Researchers at the University of Pittsburgh are finding ways by which digital interventions can help people make smarter drinking decisions, leading to reduced alcohol-related injuries and illness.

Six years ago, Brian P. Suffoletto, assistant professor of emergency medicine at the University of Pittsburgh, and his colleagues found that using text messaging to collect drinking data and to offer immediate feedback and support to young adults discharged from emergency rooms reduced the number of drinks they consumed and the number of binge-drinking episodes.

Now, the team has expanded on that research to better understand how communication technology can help people reduce their drinking.

"We wanted to interact with individuals when drinking decisions were actually being made. We could either frequently query individuals about their drinking-related activities, which would quickly become annoying, or sense when an individual is drinking, and interact with them only when pertinent," Suffoletto said.

He explained that current smartphones incorporate multi-modal sensors that are able to collect meta-data that help infer when drinking occasions are either occurring or going to occur. “For example, individuals may exhibit impaired psychomotor function due to alcohol, which results in more typing misspellings, which can be sensed by phones,” he said.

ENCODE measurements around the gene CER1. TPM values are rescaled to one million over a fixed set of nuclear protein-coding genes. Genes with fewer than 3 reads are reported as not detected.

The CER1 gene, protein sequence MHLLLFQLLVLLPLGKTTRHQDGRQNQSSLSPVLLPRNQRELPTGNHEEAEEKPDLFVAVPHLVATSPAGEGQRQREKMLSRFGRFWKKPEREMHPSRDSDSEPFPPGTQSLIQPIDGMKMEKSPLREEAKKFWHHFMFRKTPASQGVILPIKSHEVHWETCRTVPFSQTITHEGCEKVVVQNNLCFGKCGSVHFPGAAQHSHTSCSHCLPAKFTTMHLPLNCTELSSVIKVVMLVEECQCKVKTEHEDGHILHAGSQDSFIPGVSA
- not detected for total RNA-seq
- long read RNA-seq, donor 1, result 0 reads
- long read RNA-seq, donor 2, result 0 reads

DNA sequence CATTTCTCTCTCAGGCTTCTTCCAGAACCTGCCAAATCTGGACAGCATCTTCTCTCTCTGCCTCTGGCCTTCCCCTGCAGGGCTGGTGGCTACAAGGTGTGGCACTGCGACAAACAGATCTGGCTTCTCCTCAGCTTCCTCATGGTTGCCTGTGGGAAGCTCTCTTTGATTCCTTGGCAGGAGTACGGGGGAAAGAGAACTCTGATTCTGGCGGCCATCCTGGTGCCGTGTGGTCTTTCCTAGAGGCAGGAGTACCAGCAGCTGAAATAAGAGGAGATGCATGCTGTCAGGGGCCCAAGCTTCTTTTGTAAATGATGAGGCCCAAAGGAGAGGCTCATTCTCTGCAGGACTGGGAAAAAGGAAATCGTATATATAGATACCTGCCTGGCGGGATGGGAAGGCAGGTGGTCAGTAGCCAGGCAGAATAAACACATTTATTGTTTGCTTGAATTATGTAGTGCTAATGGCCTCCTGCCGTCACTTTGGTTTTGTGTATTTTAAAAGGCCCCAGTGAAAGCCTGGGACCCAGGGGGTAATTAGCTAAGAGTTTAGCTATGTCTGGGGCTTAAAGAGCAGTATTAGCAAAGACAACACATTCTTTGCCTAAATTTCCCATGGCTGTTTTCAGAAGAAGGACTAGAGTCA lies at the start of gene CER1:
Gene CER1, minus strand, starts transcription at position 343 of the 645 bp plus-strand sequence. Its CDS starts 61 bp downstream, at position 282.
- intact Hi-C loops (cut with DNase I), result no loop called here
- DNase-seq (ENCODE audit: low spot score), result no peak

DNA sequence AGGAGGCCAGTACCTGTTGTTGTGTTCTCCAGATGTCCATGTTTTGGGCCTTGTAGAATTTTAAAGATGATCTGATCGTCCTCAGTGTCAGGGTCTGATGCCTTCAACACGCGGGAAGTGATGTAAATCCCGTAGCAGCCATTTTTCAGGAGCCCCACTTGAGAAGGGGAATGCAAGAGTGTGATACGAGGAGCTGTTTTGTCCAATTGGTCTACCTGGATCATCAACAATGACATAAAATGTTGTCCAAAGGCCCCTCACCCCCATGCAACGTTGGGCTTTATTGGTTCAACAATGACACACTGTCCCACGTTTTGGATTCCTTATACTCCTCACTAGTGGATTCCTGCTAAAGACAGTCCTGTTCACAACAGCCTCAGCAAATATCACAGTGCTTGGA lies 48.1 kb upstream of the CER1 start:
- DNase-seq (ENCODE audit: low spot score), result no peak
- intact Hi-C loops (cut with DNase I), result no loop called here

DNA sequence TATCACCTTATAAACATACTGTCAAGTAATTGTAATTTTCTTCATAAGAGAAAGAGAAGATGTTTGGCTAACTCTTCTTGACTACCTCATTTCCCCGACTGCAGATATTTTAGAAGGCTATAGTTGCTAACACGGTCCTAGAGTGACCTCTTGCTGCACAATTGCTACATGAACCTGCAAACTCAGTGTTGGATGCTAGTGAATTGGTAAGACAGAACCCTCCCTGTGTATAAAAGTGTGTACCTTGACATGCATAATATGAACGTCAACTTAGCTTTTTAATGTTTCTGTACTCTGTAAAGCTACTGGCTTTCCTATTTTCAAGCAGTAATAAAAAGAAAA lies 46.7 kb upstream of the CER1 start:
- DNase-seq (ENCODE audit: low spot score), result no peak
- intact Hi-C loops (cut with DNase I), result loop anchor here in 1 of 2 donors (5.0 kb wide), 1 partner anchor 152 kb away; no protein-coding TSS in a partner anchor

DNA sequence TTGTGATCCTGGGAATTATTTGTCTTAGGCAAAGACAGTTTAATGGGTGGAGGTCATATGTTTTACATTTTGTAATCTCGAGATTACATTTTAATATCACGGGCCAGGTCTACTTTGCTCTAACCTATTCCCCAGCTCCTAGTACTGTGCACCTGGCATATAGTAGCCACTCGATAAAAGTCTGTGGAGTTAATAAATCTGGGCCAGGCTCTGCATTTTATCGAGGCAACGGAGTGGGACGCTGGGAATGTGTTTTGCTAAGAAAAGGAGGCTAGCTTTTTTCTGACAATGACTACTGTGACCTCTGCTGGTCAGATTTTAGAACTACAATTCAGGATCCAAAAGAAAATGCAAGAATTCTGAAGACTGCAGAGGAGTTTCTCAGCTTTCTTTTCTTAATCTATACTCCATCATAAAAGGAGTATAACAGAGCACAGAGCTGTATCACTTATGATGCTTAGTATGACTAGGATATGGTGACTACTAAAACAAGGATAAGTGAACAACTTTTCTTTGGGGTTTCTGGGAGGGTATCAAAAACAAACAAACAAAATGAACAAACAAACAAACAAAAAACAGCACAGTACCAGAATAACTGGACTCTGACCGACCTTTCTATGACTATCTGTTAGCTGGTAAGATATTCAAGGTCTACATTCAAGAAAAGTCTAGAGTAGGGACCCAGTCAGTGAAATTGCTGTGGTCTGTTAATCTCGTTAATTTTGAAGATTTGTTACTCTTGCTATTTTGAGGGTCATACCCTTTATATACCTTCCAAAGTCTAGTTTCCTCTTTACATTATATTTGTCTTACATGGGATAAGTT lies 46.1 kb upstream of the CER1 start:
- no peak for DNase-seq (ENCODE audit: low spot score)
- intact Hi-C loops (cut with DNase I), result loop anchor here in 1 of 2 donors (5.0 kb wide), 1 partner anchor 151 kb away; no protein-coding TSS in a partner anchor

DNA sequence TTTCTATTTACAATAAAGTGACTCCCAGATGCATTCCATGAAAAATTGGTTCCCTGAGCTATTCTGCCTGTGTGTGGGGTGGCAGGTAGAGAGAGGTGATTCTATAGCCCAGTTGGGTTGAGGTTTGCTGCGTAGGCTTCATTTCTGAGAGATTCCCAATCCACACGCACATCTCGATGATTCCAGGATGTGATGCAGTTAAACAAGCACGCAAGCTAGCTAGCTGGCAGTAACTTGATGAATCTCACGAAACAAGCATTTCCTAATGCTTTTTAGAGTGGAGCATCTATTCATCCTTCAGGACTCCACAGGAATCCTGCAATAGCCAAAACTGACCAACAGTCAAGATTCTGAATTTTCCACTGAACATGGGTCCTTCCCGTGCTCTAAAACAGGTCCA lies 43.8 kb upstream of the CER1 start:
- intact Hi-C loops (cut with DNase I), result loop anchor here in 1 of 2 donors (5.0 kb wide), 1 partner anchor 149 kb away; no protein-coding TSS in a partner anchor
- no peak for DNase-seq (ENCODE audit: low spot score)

Then, machine learning models use time-based features (i.e. time of day, day of week), motion-based features (number of activities, accelerations, rotations), device-usage features (screen interactions, screen unlocks, typing deletions/insertions) and communication-based features (outgoing calls, missed calls, correspondents) to predict binge drinking with 94% accuracy. “To our knowledge, this is the first time that phone sensors have been used to predict drinking occasions,” he said.

“We found that continuous phone-sensor data can be reliably collected from individuals,” said Suffoletto. “This sensor data can be useful in inferring activities associated with drinking occasions. However, the ability to predict drinking occasions before they actually occur, and the effectiveness of individualised digital interventions that use real-time sensor data to trigger intervention delivery, have yet to be determined.”

Suffoletto is aware of ‘Big Brother’ concerns. “Although current technological innovations offer unprecedented opportunities to advance the science of alcohol treatment and prevention,” he admitted, “they also push the boundaries of data privacy. Our work should prompt scientists to discuss and debate this balance.”